It was my second day of ninth grade at Centennial Middle.
That morning, my mom gave me the usual rah-rah speech that was featured on after school specials during that time.
“Just be yourself. You’ll find your people.” I was more than doubtful.
But magically, on that second day, Shelby grabbed my hand and asked me over to her house after school. I blushed and nodded like it was true love and inside I screamed,
“She wants to hang out with me!!!”
The glow of acceptance followed me through the day. I was seen and judged worthy by someone who barely knew me. Yay, me!
After school, we sat at her table, munching on our snacks.
Shelby asked, “So how’s it going? How do you like Centennial?”
Hmmmm. How much should I lie? I took a deep breath, and decided to lie a lot.
“I like it. People are pretty nice. I mean, you invited me over to your house and it’s only the second day of school, so…”
Shelby threw her golden hair over her shoulder and leaned in.
“I only invited you over because I’m looking out for you. I mean, I like you, but most people don’t, most people hate you.”
I almost choked on my Chips Ahoy! But managed to sputter out, “What do you mean?”
“People are talking about you. How you think you’re so special, because you’re from California. How you’re a rich, stuck-up bitch.”
I didn’t pause. I didn’t take a deep breath. I didn’t take a moment to think,
“Hey, I only started school here yesterday, how is everyone finding the time and opportunity to talk about how awful I am? The logistics seem untenable,”
Instead I thought, “YES, everyone can see right through me. I’m so beyond liking even relative strangers can figure it out.”
“The boys too. Everyone?” I asked, terrified of the answer.
“Oh yeah, the boys think you’re ugly. Josh told me you have a big forehead, and that you’re gross.”
Again, there was an opportunity here to wonder, “Big forehead. That’s a really specific insult for a 14-year-old boy to have. When did he and Shelby have this heart to heart?”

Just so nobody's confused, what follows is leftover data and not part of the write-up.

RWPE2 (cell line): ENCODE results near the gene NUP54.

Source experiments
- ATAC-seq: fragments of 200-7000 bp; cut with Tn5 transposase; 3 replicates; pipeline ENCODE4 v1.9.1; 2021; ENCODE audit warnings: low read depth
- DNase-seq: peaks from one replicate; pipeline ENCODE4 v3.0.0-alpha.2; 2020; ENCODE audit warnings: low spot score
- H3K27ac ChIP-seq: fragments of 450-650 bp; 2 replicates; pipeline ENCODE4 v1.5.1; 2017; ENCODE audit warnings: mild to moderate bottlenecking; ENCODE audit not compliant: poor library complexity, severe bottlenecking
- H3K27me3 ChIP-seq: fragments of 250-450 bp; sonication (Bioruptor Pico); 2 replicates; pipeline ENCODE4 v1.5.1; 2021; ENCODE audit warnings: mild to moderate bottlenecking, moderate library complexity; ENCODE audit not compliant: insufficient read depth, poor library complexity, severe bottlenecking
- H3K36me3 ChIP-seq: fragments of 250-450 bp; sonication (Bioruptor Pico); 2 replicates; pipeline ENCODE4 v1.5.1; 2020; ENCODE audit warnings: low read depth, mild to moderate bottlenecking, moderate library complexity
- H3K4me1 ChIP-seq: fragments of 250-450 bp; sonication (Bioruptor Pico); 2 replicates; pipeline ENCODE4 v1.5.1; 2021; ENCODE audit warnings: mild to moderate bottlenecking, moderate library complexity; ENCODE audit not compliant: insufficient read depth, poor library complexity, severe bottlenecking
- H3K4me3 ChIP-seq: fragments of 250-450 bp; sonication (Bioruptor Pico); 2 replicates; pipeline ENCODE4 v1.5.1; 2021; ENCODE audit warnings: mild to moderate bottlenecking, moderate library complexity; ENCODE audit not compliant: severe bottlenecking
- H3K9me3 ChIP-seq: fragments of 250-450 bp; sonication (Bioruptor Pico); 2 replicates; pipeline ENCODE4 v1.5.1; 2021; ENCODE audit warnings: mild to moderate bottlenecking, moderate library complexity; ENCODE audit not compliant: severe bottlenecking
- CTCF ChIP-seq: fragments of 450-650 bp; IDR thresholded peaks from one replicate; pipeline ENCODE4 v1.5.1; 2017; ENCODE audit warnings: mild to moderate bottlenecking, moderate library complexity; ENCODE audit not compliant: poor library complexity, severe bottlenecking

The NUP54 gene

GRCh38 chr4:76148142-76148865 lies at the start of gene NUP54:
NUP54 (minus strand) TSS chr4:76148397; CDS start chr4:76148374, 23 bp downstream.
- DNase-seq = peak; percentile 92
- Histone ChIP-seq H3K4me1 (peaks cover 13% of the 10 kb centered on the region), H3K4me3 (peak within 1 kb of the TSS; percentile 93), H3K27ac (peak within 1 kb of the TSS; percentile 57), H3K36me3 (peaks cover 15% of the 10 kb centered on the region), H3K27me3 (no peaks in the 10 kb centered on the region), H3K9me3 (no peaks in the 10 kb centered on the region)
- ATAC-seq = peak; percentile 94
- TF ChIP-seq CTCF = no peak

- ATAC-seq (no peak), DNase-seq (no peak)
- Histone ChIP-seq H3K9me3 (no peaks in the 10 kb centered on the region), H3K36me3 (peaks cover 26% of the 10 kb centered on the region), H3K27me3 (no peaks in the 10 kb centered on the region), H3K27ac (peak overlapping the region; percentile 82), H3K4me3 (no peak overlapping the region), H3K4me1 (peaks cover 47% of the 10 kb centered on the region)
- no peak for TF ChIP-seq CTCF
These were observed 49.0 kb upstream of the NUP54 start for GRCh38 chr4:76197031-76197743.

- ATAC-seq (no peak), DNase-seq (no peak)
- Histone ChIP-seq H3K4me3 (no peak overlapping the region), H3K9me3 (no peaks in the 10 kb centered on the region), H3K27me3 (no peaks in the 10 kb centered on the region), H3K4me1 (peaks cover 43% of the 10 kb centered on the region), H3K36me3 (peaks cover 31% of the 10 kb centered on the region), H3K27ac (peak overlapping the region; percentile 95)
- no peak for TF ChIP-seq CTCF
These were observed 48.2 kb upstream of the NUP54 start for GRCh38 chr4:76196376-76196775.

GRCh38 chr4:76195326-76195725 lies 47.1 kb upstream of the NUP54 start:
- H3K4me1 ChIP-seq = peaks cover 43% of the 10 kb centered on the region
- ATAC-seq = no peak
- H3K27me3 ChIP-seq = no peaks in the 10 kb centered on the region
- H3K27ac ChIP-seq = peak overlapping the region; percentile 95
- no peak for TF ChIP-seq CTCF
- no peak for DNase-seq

Instead my hand flew to my forehead, feeling the undebatable immensity of it.
“I’ve never noticed.”
“You’ve never noticed, wow. It’s huge.”
A girl with confidence would have stood up and left. A girl without any confidence would sit there for another two hours, listen to a detailed litany of her shortcomings, start crying and not be able to stop and only leave when Shelby told her it was time for dinner and she should leave now cause, “this is getting weird.”
I wandered home in the coming dusk, wondering how I would ever go back to school again? I considered moving back to California, in fact I pitched that plan to my mom the minute I got home.
“Honey, you can’t move back to California, we live here now.”
“Mom. Everyone HATES me. I can never come back from this.”
“I don’t think that girl Shelby was telling you the truth.”
What? What? Shelby is my only friend, the only one brave enough to tell me what a wretched person I am, without her I’d be thinking people liked me and going to school and having fun–wait. Now I take that pause.
“You think she lied to me?”
“Yes, of course. How could everyone hate you? You’ve only been there two days.”
I wiped more tears from my face. I had one of those dehydration headaches you get when you’ve been crying so hard your whole head is like, “What the Hell, knock it off, drink some water, lay down, just please stop doing THIS.”
“She wouldn’t do that. She’s my only friend”
The idea that my only friend would rip my confidence to shreds for sport was difficult to contemplate. I’ll spare you the back and forth we had on this point for quite some time. Eventually we got here.
“I’m never going to school again!”
Being a parent is complicated. My mom got a big win by convincing me I wasn’t a trash bag full of personality defects but now I didn’t want to go to school or live in Boulder.
We spent another hour going back and forth. Cue the cliches.
“You don’t want Shelby to think she’s won.”
“Just ignore her and be yourself.”
I stayed on message.
“I’m never going to that school again!”
When my mom was tired enough of my sweaty, tear-stained face it was agreed upon that I would not go to school the next day. Once I fell asleep, I slept like a corpse for 12 hours. I awoke rested and full of purpose.
“I could go to a different school.” At least ten times to my mom.
“Homeschool?” More pleas to mom.
“Private school?” Really anywhere other than Centennial will do, Mom. Mom? Are you listening?
My mom tried to be patient with me, but I was relentless. The combination of my insecurities ratcheted up to 100 and the first flickers of righteous indignation about the whole situation was making me insufferable.
“Centennial doesn’t even deserve me.”
My mom sat down with me at dinner and explained in her most calm tones,
“You’re going to school tomorrow. You’ll get through this.”
As I was about to rip my mom’s head off for being such a clueless monster, the phone rang.
It was Michelle, a popular girl, and she was asking for me.
“How come you didn’t come to school today?” Michelle asked.
“Is it because of Shelby?” Michelle wondered.
“She told us what she did. That was really mean. If you want to hang out with us this weekend, that would be cool.” She offered.
“Will Shelby be there?”
“No, we didn’t invite her.” Michelle confided.
“OK, yes, that’d be great.”
And it was.